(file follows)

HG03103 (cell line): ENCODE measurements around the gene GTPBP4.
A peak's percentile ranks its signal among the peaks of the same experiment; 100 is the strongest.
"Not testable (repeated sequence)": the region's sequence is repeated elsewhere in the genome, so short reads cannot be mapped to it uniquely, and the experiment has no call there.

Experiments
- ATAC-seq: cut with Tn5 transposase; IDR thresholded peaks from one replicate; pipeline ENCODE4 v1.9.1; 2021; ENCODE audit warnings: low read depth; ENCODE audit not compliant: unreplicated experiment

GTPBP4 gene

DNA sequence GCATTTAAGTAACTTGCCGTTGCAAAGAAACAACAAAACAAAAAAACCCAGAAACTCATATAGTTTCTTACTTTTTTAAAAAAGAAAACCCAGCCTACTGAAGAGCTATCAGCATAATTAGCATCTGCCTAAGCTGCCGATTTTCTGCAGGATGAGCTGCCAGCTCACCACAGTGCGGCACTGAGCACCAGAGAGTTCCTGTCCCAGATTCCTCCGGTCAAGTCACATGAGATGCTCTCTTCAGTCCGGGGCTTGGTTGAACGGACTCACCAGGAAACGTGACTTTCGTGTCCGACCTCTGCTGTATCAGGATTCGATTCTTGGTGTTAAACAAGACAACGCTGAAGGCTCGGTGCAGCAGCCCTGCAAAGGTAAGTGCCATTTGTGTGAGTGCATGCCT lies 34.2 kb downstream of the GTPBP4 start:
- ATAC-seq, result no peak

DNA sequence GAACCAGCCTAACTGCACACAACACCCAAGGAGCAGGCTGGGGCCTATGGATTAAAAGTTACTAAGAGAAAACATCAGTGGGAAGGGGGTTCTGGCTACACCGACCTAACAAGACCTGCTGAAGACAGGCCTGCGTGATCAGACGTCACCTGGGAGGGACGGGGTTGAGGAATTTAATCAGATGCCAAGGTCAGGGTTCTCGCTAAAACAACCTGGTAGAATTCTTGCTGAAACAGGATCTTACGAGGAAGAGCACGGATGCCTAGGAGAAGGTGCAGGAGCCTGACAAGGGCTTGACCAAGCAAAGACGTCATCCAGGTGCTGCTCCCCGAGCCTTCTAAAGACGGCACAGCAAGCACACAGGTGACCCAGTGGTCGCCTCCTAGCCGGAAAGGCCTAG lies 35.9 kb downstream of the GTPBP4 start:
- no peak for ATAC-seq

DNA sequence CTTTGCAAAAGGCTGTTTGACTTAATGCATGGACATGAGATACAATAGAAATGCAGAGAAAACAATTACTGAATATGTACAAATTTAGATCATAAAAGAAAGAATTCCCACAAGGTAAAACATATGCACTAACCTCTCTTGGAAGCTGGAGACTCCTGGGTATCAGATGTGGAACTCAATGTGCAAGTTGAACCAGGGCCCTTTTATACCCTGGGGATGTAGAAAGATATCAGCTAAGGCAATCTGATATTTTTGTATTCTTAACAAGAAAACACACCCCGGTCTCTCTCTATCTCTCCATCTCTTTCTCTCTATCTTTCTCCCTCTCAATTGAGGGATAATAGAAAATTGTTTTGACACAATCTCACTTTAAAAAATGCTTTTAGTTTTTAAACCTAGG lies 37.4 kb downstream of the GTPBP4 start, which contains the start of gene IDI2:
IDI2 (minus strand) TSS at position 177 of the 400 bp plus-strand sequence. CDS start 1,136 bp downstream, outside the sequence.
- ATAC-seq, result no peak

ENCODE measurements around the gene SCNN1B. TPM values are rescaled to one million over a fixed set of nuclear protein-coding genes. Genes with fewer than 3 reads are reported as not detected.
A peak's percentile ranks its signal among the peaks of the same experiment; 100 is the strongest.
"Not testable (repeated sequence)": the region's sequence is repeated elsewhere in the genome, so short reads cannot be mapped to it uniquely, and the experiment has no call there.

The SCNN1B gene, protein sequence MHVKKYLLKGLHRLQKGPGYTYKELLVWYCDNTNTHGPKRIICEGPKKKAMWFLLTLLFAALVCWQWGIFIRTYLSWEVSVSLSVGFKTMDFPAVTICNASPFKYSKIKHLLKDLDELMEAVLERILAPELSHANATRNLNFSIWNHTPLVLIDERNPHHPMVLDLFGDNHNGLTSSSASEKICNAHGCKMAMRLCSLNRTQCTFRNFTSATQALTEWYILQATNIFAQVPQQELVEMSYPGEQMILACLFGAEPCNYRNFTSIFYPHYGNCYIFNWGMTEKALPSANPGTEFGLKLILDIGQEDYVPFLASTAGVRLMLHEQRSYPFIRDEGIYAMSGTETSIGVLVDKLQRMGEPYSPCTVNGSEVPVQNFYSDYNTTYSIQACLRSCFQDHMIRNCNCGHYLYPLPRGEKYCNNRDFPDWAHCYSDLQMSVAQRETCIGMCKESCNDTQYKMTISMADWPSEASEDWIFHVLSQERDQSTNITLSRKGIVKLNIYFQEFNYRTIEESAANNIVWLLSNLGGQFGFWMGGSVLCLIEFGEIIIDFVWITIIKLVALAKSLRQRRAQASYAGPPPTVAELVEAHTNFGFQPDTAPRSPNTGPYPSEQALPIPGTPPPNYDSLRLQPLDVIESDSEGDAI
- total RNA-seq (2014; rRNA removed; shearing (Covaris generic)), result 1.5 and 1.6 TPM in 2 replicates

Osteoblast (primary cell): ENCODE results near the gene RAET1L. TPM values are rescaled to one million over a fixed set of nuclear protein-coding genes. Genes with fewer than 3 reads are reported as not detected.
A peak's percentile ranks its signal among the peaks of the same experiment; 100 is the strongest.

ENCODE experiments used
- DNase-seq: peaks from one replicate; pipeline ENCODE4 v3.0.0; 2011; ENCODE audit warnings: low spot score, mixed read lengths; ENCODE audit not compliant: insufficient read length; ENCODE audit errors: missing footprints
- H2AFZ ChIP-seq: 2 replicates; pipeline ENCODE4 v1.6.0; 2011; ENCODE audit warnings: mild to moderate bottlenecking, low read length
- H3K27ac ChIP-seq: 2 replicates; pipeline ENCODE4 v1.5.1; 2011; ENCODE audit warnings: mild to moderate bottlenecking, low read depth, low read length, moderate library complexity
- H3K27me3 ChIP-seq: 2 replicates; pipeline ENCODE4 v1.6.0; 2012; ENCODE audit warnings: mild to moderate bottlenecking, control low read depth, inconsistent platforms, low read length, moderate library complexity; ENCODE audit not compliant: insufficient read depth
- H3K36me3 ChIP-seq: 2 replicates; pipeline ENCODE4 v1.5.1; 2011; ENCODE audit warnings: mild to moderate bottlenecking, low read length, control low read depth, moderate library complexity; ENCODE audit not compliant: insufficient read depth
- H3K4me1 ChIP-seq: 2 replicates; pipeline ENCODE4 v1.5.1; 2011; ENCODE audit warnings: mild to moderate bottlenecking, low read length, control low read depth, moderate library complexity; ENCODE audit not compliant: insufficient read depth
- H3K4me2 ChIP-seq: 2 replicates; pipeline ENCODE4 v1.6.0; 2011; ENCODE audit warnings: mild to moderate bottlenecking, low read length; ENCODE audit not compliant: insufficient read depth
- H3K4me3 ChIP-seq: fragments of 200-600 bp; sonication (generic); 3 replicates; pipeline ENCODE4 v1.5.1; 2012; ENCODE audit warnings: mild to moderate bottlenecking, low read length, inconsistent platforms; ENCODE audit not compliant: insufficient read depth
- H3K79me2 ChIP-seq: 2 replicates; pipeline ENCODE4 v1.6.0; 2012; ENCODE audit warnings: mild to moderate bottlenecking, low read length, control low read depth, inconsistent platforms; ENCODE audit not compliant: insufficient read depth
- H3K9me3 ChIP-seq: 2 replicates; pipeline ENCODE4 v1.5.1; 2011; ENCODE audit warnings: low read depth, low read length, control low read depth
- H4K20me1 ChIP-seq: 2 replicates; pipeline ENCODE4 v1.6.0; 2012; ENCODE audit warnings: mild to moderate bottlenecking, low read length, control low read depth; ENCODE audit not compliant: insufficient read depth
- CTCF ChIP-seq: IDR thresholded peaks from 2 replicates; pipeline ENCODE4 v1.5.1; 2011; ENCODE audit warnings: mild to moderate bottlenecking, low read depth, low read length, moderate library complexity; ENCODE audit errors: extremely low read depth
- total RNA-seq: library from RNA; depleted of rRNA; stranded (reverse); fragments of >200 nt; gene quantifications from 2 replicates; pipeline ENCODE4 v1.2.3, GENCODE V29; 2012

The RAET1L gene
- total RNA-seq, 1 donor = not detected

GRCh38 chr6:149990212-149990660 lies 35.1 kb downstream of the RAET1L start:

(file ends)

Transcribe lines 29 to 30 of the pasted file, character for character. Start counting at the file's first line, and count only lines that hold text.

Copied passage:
- H3K4me3 ChIP-seq: fragments of 200-600 bp; sonication (generic); 3 replicates; pipeline ENCODE4 v1.5.1; 2012; ENCODE audit warnings: mild to moderate bottlenecking, low read length, inconsistent platforms; ENCODE audit not compliant: insufficient read depth
- H3K79me2 ChIP-seq: 2 replicates; pipeline ENCODE4 v1.6.0; 2012; ENCODE audit warnings: mild to moderate bottlenecking, low read length, control low read depth, inconsistent platforms; ENCODE audit not compliant: insufficient read depth